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David Borton

  • Assistant Professor of Engineering
  • Assistant Professor of Engineering
  • Brown University
  • 14h-indexImpact measure calculated using publication and citation counts. Updated daily.
  • 1016CitationsNumber of citations received by David's publications. Updated daily.

Recent publications

  • Low-Dimensional Motor Cortex Dynamics Preserve Kinematics Information During Unconstrained Locomotion in Nonhuman Primates

    • Xing D
    • Aghagolzadeh M
    • Truccolo W
    • et al.
    Get full text
  • Decoding Task States from Distributed Local Field Potential Recordings

    • Provenza N
    • Paulk A
    • Farnes K
    • et al.
    Get full text

Professional experience

Assistant Professor of Engineering

Brown University

August 2014 - Present

Postdoctoral fellow

Ecole Polytechnique Fedérale de Lausanne

November 2012 - November 2014(2 years)

PhD Student

Brown University

June 2006 - May 2012(6 years)


Washington University in St.Louis

August 2002 - May 2006(4 years)


Carpe Stellarem

January 2001 - January 2004(3 years)



Ecole Polytechnique Fedérale de Lausanne

November 2012 - August 2014(2 years)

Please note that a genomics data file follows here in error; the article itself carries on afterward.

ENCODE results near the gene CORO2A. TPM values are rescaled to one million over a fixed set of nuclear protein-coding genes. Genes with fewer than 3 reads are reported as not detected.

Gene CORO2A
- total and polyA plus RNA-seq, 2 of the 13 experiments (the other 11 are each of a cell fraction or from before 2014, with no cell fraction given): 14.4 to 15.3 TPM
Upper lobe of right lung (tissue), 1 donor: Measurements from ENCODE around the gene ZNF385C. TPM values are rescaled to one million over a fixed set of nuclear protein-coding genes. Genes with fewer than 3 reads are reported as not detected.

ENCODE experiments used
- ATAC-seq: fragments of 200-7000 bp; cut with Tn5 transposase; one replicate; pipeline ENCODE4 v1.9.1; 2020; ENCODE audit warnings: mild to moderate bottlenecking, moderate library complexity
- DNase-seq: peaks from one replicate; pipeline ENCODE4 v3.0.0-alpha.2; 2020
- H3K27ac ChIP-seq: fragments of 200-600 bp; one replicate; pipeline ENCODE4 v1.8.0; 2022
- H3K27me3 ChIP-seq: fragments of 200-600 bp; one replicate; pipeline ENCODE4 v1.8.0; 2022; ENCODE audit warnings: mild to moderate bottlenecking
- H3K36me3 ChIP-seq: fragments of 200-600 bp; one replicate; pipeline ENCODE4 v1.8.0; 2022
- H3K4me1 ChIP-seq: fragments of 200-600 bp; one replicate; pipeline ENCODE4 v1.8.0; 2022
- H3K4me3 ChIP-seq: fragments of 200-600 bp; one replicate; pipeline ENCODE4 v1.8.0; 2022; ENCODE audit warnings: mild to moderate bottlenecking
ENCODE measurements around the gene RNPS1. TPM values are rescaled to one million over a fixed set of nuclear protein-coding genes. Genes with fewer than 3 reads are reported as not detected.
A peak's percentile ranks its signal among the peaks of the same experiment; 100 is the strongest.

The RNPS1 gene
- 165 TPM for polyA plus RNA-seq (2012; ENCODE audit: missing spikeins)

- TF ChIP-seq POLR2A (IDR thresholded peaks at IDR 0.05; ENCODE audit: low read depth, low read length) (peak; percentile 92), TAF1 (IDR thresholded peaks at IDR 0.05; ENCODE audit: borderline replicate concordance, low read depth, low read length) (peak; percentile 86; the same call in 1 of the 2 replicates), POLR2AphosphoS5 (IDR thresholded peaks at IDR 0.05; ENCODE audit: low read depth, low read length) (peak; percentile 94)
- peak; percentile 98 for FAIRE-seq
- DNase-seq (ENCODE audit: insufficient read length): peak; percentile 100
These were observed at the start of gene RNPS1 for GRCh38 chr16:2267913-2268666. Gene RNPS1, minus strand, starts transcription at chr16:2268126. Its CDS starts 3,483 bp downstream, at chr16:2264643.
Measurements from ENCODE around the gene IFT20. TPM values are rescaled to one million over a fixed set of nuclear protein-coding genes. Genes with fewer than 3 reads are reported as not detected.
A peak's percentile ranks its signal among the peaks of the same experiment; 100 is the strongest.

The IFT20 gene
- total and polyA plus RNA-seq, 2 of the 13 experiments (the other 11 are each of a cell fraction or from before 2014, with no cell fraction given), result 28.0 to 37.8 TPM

PhD Biomedical Engineering

Brown University

August 2006 - May 2012(6 years)


Washington University in St. Louis

August 2002 - December 2005(3 years)

Research interests


My research addresses three fundamental questions in which I am impassioned to make a difference: (i) Do motor cortices dynamically represent context; (ii) How does the diseased or damaged brain produce movement?; (iii) Can we envision more stable neuromotor prosthetics? I believe we now have a technological platform available to achieve such an untethering of basic neuroscience experiments and believe we must formally approach fundamental brain science questions regarding context-dependence, natural processing of movement, and subsequently design optimized neuroprosthetic technologies informed and stabilized by this new information. Such an untethered neuromotor analysis platform will in parallel enhance our understanding of circuitopathies associated with neuromotor disease and insult, and may guide the application of appropriate neuroprosthetic technologies along the spectrum of cognitive diseases.

Co-authors (105)